After our cat nap, we got all dolled up (the boys, too!) and we were ready for what we didn’t know beforehand would be the star of the show: Maude’s Liquor Bar back down in the West Loop on West Randolph Street. While they call themselves a “French-infused oasis,” we felt it even had a very Speakeasy-quality to it, especially on the second level. Encompassed by exposed brick and illuminated only by candlelight, it was perhaps one of the sexiest venues we’ve ever laid eyes on! We expected nothing less than food porn from Maude’s. Boy, did she deliver!
L’s eyes were immediately feasting on the Roasted Bone Marrow as soon as we got our menus. None of us had experienced this dish before except for L, so we decided we were in it together. How can we call ourselves foodies if we turn down any food? Along with our bone marrow, we ordered an array of balanced dishes such as the Steamed Mussels with white wine, herbs, and espelette (a variety of chili pepper) and a the Roasted Asparagus with brown butter and parmesan, all of which were incredibly done! We were a bit disappointed with our overcooked gnocchi, but our server was more than accommodating when we quietly shared our thoughts. We generally don’t send things back, and we’ve learned when you really need to, it’s okay! We were so impressed with every bite, as well as our tasty libations. We were all in favorite of the Smashes, which is composed of a Spirit (Maude’s offers Vodka, Smalls Gin, Chartreuse, Smoky Violet, or Whiskey), muddled fruit, sugar, and mint. A Whiskey Smash felt the most natural, and as it turns out, this recipe “dates back to 1862 with Jerry Thomas, the god-father of cocktails and author of one of the first bar guides,” according to Maude’s blog.
After ending up on Food Cloud 9, we were fulfilled. We couldn’t imagine continuing on to another spot. We felt we had reached the ultimate. The only thing left to do was to head back to The James for an appropriate night’s sleep and give thanks to the food gods for an exceptional experience. After a long, but incredible day, we hit the pillow and hoped our weekend never had to end. Fortunately, we planned to make the best of every minute of our Sunday.
It’s the last day and we leave later this night, which means cramming all that we had yet to see and do in Chi-town in a few hours before jumping on the plane. Breakfast was a quick one: a couple of pastries from across the street, a smoothie for Ang from David Burke, and we were in a cab on our way to Wrigley Field for the walking tour of the stadium.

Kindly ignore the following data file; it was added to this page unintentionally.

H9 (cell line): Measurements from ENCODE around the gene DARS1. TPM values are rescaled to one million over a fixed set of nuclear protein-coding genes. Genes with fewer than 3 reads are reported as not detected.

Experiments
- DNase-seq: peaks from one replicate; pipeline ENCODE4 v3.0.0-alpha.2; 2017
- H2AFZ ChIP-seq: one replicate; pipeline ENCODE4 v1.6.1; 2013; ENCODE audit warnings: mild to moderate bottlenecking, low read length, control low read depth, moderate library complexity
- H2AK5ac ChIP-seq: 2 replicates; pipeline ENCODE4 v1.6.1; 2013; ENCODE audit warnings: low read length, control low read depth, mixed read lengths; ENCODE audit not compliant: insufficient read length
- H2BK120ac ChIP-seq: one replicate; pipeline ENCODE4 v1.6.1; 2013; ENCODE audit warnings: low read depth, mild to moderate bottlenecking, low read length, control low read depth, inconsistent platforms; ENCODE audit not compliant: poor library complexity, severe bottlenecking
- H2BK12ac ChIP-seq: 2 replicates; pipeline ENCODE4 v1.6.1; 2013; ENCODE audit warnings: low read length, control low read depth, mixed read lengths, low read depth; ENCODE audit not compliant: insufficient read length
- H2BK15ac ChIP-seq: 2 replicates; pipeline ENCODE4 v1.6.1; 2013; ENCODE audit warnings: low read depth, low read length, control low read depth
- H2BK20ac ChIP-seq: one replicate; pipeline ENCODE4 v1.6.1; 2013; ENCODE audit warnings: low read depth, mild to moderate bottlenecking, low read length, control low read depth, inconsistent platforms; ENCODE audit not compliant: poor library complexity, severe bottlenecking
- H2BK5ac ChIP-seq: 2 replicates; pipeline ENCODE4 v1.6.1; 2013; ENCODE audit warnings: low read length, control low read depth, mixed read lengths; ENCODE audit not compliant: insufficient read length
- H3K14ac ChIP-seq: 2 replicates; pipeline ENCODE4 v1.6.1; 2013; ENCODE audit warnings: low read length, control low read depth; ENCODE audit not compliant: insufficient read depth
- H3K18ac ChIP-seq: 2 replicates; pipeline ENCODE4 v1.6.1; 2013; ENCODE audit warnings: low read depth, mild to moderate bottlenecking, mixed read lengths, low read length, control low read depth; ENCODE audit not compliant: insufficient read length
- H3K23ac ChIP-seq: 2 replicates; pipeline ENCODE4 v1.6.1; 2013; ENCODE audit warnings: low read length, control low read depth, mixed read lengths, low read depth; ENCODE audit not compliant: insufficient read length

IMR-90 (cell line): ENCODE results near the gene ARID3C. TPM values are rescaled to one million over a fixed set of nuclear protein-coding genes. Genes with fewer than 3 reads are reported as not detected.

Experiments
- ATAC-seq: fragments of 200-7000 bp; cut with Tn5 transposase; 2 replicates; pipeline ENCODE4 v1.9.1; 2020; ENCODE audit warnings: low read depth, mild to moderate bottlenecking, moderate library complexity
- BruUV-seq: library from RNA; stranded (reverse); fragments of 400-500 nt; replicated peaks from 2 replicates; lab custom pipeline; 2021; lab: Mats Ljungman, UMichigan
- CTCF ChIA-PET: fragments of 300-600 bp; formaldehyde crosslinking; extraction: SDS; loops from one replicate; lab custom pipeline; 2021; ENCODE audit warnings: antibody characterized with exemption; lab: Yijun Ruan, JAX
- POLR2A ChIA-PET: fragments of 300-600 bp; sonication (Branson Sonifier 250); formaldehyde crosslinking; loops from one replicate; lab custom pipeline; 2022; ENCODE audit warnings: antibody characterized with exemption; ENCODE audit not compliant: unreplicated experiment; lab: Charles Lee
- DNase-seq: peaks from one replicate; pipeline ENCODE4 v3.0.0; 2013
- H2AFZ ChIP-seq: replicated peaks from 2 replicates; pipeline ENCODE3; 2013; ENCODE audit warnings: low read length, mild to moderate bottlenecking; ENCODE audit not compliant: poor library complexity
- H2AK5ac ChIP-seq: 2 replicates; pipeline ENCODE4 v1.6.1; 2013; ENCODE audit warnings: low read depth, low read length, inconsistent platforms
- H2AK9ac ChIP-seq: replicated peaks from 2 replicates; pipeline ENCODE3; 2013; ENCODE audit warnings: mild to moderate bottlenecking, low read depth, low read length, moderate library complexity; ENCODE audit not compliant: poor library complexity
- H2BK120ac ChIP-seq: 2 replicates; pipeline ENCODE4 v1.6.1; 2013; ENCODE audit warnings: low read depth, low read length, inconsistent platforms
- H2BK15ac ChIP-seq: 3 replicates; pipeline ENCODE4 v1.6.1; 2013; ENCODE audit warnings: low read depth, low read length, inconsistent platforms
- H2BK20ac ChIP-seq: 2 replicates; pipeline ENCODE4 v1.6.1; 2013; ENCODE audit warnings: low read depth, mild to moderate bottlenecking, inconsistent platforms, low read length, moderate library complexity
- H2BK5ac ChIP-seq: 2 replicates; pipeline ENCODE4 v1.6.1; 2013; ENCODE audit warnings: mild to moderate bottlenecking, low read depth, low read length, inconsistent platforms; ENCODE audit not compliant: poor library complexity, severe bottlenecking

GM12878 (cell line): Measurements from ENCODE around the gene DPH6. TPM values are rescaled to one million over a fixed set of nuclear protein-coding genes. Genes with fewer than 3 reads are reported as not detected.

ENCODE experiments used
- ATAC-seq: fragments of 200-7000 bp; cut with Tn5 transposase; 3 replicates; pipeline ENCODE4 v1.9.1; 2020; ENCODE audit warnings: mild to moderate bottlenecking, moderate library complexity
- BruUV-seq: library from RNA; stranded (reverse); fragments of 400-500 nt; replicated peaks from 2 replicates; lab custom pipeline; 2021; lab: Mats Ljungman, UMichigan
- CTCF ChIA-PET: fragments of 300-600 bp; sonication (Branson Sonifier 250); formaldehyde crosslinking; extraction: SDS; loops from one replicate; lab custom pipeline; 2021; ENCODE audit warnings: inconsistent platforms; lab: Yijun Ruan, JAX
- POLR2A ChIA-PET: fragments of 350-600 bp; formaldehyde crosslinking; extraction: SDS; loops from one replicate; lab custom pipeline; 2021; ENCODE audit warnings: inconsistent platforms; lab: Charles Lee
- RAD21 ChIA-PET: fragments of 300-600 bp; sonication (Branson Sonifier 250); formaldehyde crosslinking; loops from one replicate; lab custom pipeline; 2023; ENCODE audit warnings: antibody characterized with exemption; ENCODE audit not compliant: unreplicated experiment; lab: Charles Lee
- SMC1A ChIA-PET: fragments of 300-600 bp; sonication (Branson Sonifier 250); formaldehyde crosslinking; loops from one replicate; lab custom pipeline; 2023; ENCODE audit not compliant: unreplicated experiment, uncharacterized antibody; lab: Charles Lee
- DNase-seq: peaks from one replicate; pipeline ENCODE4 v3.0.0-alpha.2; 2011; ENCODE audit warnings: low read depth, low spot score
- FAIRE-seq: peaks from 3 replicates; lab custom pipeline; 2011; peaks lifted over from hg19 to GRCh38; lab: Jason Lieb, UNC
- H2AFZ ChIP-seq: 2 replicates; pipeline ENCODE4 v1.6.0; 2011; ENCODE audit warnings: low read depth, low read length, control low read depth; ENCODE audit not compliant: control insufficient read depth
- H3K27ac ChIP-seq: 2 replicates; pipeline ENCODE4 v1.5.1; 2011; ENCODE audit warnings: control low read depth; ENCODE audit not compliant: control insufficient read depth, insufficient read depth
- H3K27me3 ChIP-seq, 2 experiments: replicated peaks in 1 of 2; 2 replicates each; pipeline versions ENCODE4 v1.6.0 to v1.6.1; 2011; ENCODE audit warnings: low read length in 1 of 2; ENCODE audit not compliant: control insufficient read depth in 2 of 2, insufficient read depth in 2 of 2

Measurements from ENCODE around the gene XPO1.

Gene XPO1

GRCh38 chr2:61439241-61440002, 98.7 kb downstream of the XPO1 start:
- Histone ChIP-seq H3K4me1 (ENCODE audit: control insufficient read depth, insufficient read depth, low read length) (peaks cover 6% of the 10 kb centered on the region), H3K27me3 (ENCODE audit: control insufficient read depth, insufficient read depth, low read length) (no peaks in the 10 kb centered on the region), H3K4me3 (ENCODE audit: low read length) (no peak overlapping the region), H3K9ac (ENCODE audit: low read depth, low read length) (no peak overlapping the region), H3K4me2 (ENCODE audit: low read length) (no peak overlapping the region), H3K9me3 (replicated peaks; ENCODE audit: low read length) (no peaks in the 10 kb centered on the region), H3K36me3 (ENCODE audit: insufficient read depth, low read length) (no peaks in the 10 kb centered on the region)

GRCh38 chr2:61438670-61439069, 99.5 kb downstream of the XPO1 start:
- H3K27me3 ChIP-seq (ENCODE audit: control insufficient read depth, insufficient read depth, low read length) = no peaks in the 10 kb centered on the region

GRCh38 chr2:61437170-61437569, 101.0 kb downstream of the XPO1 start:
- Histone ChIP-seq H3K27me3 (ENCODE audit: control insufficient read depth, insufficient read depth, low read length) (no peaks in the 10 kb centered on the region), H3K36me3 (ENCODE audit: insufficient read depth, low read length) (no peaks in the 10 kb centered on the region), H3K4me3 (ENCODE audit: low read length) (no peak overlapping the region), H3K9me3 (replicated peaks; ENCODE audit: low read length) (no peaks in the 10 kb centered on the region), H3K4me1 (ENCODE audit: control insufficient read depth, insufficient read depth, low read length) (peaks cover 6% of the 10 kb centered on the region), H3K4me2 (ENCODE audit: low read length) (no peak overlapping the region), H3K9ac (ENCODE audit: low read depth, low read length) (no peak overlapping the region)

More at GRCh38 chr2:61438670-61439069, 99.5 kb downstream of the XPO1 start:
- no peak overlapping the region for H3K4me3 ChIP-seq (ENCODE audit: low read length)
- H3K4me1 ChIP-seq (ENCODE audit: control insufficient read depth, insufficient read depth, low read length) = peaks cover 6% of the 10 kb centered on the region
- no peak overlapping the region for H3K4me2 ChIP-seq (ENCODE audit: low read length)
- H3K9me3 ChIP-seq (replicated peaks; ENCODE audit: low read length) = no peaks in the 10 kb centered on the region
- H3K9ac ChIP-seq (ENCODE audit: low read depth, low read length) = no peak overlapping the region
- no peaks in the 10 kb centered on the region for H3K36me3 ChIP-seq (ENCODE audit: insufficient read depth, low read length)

Whether you are a baseball fan or just a fan of American history, this is a must-do. Wrigley Field tours cost about $25.00 a person, and well worth it for very energetic and informative tour guides who take time to answer everyone’s questions. The tour takes you into the stands, through the press box, down into the visiting teams’ locker room, and into the dug out. (We had to hold Lee back from jumping over the rope and running on the field; he did get to sneak a foot on the grass and seemed happy enough.) It was great learning all the historical facts about the 2nd oldest baseball field built in America, such as how the great ivy wall was first stapled on, the curse of the Goat, the man-run scoreboard, the stands built on top of the surrounding buildings so that more people can see a home game, and about all the classic movies filmed on this field (Rookie of the Year is just one of many). Although only L is the big baseball fan, we all agreed that the tour was great and definitely a big part of America and its history. Everyone who is in Chicago should go at least once.
Then, it was onto the John Hancock building for the great observatory and views miles above the city. The weather was not the clearest; actually, it was gross out, but we thought there was some hope that we would be above some clouds up there and needed to give it a shot. We hopped on one of the fastest elevators we have every ridden in and headed to the Signature Room. Unfortunately, we were not above the clouds and the view wasn’t so great, but the cocktails looked good and we needed a snack. The cocktails were tasty, but the prices were just as high as we were, which is to be expected (you pay for the view).
Next on the list was to head over for some late lunch at the Purple Pig. Voted one of the top 10 restaurants in America, this “cheese, swine, and wine bar” is the perfect spot for us and we couldn’t wait to see what dishes they had in store. The menu is full of amazing things to choose from, but we had to narrow them down and have some self control. Marinated Olives, Milk-braised Pork Shoulder, Sardines with shaved fennel salad and lemon vinaigrette (only for L and M), and Morcilla with Pink Lady apples and watercress made the list. Everything was amazing of course and we topped it all off with the Panino con Nutella (a sweet sandwich filled with a chocolate hazelnut spread, marshmallow cream, & bananas). Don’t for get to add a scoop of ice cream.